I’ve been writing the same novel for about five years. At the rate I’m going, it may take me five more to publish it. I have begun it, trashed it, and begun it again so many times. I’m becoming an expert at beginning a story again.
I used to worry my novel would be terrible and no one would read it. Now, I don’t care if the book is garbage. I just want to know how the story ends.
Sometimes, I feel the same way about my own life. My prayers often sound a lot like this: God, how will this plot you’ve thrown me into resolve itself?
Usually, the resolution involves beginning again in some way; to find the next chapter, I must either remember how the story began or toss my rough draft attempt and try to find the plot in a new way.
Jesus pretty much told a whole crowd to begin again in Matthew 26, after he was betrayed:
“Have you come out with swords and clubs, as if I were a criminal, to capture me? Every day I used to sit, teaching in the temple, and you didn’t arrest me. But all this happened so that the writings of the prophets would be fulfilled.” Then all the disciples deserted him and ran away.” (Matt 26:55 CSB)
All this happened so that the writings of the prophets would be fulfilled. This was Jesus’s attempt to remind them that God had been writing the plot toward this moment of betrayal all along.
All the disciples deserted him. This was when they tossed their rough draft attempt to understand God’s plan.
The most challenging part about beginning again is we almost always must relinquish the right to tell God his plan isn’t the one we would have chosen.
God’s plan probably seemed far too painful from the disciples’ perspective. After all, he put himself at the center of their lives, let them taste the great hope of freedom and liberation, caused them to fall head over heels in love with him, and then snatched himself away from them when they were hooked. This story begs the question:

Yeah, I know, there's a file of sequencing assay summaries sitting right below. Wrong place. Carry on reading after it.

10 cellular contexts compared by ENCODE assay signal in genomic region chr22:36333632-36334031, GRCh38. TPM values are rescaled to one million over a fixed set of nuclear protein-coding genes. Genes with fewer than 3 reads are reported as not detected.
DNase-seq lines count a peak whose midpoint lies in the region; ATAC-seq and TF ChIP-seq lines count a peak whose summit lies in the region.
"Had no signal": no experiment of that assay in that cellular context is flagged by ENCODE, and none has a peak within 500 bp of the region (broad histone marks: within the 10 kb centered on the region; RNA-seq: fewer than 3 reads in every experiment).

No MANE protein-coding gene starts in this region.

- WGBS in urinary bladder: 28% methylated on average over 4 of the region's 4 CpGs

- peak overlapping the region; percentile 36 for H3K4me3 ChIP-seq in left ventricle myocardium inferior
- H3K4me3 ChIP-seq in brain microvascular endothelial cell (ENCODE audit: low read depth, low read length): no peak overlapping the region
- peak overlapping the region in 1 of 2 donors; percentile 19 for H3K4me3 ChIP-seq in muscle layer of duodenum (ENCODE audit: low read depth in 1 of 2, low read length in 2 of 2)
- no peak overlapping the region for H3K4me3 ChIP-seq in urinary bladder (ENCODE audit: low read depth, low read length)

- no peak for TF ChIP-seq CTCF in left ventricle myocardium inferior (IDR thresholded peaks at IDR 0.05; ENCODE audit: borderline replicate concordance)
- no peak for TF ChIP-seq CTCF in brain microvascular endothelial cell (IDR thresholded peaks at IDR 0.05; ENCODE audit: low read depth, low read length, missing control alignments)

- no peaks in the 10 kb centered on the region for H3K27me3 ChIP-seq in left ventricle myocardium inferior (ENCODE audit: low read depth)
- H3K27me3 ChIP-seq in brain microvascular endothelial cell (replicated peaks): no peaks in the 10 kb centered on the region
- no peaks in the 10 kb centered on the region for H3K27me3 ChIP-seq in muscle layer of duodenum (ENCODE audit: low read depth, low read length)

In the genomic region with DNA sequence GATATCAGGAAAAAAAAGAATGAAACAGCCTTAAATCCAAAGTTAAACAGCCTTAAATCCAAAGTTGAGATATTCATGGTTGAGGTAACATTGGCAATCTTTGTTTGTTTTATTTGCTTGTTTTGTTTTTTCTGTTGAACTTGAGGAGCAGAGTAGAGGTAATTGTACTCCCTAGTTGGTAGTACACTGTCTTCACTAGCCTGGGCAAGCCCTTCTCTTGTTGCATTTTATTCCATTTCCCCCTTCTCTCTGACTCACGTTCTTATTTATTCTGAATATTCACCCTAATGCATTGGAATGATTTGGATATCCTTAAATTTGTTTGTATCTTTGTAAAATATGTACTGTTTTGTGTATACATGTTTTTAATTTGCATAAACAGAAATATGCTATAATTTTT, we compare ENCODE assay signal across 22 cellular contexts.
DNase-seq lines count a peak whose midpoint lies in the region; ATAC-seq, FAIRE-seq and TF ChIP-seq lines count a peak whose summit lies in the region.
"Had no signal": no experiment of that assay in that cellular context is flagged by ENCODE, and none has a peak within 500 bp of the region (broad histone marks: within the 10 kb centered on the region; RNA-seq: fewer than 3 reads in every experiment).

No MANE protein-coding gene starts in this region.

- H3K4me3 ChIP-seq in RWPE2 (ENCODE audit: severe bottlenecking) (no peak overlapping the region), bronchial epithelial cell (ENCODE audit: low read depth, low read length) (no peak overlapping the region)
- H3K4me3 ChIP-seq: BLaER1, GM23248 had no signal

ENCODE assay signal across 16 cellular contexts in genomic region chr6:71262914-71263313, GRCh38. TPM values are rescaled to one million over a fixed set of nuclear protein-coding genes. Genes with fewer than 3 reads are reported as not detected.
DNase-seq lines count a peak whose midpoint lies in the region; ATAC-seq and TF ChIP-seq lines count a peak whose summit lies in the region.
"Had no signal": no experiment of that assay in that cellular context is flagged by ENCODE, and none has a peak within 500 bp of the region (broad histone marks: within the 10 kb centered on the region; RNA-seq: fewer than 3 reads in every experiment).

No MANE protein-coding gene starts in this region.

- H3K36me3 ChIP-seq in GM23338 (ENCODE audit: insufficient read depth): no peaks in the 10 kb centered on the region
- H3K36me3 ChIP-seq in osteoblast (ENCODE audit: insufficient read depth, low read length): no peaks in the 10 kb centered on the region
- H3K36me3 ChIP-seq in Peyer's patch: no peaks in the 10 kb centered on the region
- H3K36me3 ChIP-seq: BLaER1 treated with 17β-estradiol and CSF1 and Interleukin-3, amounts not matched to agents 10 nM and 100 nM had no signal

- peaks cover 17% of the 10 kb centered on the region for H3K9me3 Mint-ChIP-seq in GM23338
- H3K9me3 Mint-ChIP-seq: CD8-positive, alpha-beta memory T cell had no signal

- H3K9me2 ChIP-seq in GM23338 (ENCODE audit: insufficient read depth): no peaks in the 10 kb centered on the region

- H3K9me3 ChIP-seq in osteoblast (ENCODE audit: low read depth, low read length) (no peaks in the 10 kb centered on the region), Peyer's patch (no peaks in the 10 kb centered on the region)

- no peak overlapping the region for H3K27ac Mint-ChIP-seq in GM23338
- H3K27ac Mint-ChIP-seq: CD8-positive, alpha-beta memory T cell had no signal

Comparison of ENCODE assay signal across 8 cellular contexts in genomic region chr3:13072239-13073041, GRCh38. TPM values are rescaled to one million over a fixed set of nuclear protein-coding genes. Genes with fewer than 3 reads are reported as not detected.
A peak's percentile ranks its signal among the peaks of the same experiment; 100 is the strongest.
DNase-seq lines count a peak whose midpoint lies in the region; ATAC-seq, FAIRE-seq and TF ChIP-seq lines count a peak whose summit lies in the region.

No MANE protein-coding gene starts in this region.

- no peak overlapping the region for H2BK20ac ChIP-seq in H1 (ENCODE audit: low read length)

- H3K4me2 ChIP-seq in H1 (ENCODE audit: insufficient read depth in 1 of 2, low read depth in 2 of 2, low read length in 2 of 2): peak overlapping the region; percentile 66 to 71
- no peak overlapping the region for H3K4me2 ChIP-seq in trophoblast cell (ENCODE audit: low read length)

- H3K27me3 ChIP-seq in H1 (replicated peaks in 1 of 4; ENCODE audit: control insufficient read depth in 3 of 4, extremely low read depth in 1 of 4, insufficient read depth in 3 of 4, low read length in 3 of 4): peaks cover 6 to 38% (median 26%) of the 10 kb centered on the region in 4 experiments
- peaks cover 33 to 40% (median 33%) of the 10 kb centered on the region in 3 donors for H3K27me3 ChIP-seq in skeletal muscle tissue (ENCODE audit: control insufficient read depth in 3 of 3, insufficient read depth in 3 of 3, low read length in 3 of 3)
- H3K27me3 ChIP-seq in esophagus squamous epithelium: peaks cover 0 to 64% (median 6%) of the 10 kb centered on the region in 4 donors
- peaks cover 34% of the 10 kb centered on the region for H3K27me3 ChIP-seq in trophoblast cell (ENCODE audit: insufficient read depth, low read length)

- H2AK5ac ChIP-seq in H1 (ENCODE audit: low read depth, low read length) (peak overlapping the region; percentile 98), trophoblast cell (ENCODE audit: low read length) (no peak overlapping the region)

How do we start over when God’s led us through unjust, painful circumstances?
After all the disciples ran away and deserted Jesus, the first to return to him were the women obligated by their culture and their love for him to tend his body.
Duty and love are a powerful combination.
Duty and love gave Mary Magdalene, Mary the mother of Jesus, and Salome the first glimpse of God’s redemptive story arc. Duty and love gave them ears to hear the good news and the courage to offer that news to others.
Those three women were the first believers to dream of a future beyond their loss and grief.
Duty and love dare us to dream again and imagine what God has next for all of us. Duty asks us to show up in uncomfortable ways and prioritize God’s truth and grace. Love banishes our fear and doubt as it reassures us that all shall be well in the end.
This is what people of faith do: We turn the page and let God write the next chapter. We finish the things we set aside in 2020, last year, when we moved to that new city, or when our old hopes and dreams failed to work out as we expected.
Our duty to love God and others as we love ourselves will take us places we never expected to go. All God’s done in the past will carry us into the miracle God has planned for us.
Here’s to you, me, and everyone else hearing the best news we ever heard: God’s best plans are waiting for us, a few paragraphs or pages up ahead.
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